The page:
The RADICAL team is collaborating with the Horizon Results Booster service to explore future markets and opportunities for the RADICAL sensor. As part of this exercise, we’ve identified some of the key demands and current challenges in the air sensor market, and how the benefits of the RADICAL gas sensor platform can be applied across a range of environments and sectors.
There is a growing demand for better air quality monitoring, both indoors and outdoors. This is driven in part by stricter regulations on air pollution and gas emissions, as well as increased targets on what good air quality looks like. For this, low-cost mobile gas sensors are required, but currently low-cost sensors only exist for the relatively ‘easy-to-measure’ air pollutants such as CO2 and Particulate Matter (PM).
These species alone do not tell the whole picture of air quality, but many of the most damaging air pollutants, such as NO2, ozone, formaldehyde, benzene, ammonia and methane, can only be measured with expensive and bulky laboratory equipment. This limits both the type and number of locations that can be monitored, and thus the quality of data that is fed into air quality and pollution exposure models. The levels of the most harmful air pollutants are simply unknown in everyday settings such as homes, workplaces, hospitals, factories and schools.
Driven by financial and logistical constraints, outdoor air quality monitoring is currently limited to a handful of ‘reference-grade’ instruments across larger cities, with a model that coarsely extrapolates air quality at all points in-between. Indoor air quality monitoring is not routine, even in settings such as hospitals, where health hazards are paramount. Instead, a research campaign of fixed duration might be set up to get a snapshot of a particular location at a particular time.
Current workarounds include low-cost sensors that are augmented by software to mimic more expensive reference-grade equipment, but this comes at the cost of an accurate, quantifiable measurement in the first place.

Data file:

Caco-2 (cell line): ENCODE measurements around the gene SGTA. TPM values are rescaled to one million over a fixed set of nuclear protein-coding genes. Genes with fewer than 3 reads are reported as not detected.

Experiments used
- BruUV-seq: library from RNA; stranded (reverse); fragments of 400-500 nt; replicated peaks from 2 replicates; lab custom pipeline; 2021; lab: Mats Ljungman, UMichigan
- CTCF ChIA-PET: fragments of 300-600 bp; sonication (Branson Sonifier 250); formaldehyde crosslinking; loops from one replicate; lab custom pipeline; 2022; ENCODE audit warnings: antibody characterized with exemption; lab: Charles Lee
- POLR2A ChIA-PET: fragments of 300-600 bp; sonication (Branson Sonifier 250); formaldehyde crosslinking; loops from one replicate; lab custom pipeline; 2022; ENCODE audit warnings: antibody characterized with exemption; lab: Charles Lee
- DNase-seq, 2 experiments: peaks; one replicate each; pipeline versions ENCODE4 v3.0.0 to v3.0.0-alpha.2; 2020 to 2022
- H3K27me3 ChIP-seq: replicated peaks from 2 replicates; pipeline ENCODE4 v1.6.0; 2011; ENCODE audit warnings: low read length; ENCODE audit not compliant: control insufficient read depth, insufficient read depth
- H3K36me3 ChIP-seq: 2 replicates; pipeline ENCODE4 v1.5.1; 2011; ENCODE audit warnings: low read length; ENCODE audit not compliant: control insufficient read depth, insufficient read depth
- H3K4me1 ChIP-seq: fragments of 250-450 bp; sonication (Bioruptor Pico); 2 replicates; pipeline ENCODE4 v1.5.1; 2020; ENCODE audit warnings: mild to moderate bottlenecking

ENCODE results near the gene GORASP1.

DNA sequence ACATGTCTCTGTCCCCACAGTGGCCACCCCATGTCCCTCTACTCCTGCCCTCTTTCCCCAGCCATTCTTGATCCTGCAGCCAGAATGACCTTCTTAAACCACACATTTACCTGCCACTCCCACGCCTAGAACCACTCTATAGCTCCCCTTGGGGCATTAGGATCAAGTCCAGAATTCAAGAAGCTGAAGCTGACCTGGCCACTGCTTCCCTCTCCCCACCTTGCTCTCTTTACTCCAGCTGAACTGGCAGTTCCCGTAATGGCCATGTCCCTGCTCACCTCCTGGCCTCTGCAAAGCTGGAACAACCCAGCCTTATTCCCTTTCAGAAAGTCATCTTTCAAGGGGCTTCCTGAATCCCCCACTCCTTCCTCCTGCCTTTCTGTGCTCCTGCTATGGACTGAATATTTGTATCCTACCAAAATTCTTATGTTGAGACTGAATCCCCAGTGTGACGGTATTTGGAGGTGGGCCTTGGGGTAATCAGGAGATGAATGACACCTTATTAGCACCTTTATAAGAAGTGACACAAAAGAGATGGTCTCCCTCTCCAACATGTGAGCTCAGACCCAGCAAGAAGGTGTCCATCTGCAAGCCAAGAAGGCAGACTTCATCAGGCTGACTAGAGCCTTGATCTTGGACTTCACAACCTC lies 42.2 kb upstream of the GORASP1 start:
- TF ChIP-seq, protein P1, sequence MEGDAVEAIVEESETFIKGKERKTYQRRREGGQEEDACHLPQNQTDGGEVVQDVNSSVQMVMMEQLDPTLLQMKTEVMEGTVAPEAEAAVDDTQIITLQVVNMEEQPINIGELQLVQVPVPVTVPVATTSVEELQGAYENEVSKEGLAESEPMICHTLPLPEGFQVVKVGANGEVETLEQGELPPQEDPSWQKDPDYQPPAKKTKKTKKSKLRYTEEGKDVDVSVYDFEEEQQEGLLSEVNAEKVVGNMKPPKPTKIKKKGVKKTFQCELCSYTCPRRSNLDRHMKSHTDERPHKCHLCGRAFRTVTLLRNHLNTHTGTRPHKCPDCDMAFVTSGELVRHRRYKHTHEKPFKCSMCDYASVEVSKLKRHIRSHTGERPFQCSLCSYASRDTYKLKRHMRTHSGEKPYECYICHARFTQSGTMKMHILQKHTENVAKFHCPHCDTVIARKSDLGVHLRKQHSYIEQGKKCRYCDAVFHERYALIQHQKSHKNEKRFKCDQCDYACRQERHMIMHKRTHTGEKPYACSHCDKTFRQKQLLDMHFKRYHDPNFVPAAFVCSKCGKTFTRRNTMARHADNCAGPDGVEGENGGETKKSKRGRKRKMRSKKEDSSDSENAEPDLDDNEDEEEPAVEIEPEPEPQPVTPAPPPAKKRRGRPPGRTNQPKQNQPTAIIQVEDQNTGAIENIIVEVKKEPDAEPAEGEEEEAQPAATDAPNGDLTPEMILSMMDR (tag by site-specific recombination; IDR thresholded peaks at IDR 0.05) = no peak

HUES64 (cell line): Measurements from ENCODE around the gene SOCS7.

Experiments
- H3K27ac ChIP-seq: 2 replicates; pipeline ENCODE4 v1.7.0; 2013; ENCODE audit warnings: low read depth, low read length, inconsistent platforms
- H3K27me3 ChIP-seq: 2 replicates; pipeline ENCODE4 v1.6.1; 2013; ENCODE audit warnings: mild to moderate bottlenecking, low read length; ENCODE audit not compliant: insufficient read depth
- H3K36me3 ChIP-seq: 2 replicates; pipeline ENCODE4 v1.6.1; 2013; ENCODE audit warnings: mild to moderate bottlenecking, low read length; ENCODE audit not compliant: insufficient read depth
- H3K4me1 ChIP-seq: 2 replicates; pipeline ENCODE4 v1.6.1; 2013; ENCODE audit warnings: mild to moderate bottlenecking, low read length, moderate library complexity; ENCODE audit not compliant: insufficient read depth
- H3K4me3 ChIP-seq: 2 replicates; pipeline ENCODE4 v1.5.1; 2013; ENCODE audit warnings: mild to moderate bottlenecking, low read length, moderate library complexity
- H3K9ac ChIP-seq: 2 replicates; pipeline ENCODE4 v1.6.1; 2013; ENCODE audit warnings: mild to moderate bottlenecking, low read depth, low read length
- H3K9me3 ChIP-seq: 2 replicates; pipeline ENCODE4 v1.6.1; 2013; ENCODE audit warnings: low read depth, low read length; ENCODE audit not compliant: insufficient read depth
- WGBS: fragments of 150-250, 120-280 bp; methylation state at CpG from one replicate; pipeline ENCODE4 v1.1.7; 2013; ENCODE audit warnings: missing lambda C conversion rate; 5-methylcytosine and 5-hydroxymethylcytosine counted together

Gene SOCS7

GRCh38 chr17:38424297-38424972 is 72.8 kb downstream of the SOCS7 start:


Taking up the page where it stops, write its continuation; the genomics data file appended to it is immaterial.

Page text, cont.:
Novel Gas Sensor Platform from the RADICAL Project
A novel type of electronic gas sensor (e-nose) has been developed which can selectively detect ambient gases at ultralow concentrations down to 1 ppb. This unprecedented sensitivity is achieved by an array of junctionless nanowire transistors, tuned to selectively detect gases through a surface layer of customised organic molecules. This sensor has successfully detected NO2 gas, and it is being optimised to detect other key atmospheric gases such as ozone, ammonia, methane, and the ‘holy grail of atmospheric species’, the OH radical.
This platform sensing technology represents a new type of gas sensor that is uniquely:
a) sensitive to short-lived and low-concentration gases,
b) selective to specific gases due to a customisable array of functionalised transistors, and
c) quantitative about the amount of gas detected.
This mobile, low-cost sensor will also be able to electrically detect oxidising species such as OH radicals, which has not been previously possible.
Key application areas include:
– hospitals and healthcare air quality monitoring
– personal health and air pollution exposure
– manufacturing and industrial hygiene
– agricultural emissions
– remote and dangerous environments
– atmospheric and environmental research
Get in touch:
As we prepare for the next stage in the RADICAL project lifecycle, we are actively seeking future collaborators from research groups and air sensing companies. If our sensing platform could be relevant in your work, please get in touch to find out more: email@example.com.